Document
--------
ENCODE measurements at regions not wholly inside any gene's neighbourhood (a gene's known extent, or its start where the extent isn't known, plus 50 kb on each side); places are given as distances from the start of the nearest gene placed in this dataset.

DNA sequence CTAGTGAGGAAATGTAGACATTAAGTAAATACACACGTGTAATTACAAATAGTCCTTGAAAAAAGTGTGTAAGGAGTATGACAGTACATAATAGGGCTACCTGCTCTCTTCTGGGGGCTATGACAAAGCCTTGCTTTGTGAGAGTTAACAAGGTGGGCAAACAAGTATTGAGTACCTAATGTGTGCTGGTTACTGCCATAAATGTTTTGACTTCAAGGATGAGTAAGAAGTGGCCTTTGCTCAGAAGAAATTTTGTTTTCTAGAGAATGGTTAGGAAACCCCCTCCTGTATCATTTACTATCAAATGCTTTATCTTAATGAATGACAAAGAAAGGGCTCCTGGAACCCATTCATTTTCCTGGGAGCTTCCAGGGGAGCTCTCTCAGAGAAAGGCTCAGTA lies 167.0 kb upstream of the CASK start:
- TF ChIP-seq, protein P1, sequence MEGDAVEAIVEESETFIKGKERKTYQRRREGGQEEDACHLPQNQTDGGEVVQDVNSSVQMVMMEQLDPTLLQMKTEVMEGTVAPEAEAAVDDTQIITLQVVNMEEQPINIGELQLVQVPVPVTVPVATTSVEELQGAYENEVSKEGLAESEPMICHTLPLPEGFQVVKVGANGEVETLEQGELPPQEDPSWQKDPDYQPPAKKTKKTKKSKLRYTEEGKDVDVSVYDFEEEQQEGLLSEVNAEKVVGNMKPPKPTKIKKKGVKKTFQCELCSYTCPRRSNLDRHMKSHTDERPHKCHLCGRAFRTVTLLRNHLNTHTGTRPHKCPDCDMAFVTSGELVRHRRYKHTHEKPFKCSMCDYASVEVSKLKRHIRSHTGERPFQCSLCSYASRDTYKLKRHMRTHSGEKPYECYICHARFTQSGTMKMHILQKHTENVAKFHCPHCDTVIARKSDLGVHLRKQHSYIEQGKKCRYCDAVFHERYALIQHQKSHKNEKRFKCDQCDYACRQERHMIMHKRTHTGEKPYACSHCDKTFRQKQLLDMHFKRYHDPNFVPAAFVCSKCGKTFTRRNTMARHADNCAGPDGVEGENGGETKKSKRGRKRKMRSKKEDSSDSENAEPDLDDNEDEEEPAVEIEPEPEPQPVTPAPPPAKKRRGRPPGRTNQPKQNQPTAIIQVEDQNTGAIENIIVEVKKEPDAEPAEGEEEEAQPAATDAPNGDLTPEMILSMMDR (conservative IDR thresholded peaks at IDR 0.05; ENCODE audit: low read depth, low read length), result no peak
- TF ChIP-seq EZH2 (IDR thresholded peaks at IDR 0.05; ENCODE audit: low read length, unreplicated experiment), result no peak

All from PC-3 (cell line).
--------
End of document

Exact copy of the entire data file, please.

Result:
ENCODE measurements at regions not wholly inside any gene's neighbourhood (a gene's known extent, or its start where the extent isn't known, plus 50 kb on each side); places are given as distances from the start of the nearest gene placed in this dataset.

DNA sequence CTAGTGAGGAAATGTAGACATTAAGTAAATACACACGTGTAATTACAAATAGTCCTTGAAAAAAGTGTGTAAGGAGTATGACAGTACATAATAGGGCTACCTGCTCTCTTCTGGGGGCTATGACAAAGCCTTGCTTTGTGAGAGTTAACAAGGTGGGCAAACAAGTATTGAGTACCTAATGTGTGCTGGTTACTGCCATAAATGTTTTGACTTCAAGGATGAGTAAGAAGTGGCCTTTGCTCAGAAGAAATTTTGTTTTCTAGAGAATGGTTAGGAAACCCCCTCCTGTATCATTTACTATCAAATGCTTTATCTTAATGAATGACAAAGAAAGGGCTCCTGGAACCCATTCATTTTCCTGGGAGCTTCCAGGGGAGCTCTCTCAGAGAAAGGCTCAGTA lies 167.0 kb upstream of the CASK start:
- TF ChIP-seq, protein P1, sequence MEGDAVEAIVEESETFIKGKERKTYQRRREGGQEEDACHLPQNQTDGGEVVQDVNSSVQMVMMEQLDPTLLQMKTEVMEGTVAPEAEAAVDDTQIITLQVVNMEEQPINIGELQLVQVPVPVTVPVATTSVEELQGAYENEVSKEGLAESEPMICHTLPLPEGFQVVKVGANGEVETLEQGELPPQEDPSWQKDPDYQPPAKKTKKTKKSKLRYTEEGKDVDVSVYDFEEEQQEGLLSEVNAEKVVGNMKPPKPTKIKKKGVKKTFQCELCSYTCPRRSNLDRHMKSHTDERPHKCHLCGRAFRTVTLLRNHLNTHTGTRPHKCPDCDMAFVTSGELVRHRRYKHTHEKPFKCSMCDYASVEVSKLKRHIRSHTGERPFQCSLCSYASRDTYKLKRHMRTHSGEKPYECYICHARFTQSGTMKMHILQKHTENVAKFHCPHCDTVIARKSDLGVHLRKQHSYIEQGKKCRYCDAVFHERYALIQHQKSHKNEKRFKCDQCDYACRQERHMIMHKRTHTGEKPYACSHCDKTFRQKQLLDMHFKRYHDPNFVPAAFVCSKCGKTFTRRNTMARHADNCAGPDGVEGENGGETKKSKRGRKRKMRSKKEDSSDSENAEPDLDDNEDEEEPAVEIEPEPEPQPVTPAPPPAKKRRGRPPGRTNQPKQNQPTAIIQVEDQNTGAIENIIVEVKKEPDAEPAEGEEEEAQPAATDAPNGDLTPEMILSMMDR (conservative IDR thresholded peaks at IDR 0.05; ENCODE audit: low read depth, low read length), result no peak
- TF ChIP-seq EZH2 (IDR thresholded peaks at IDR 0.05; ENCODE audit: low read length, unreplicated experiment), result no peak

All from PC-3 (cell line).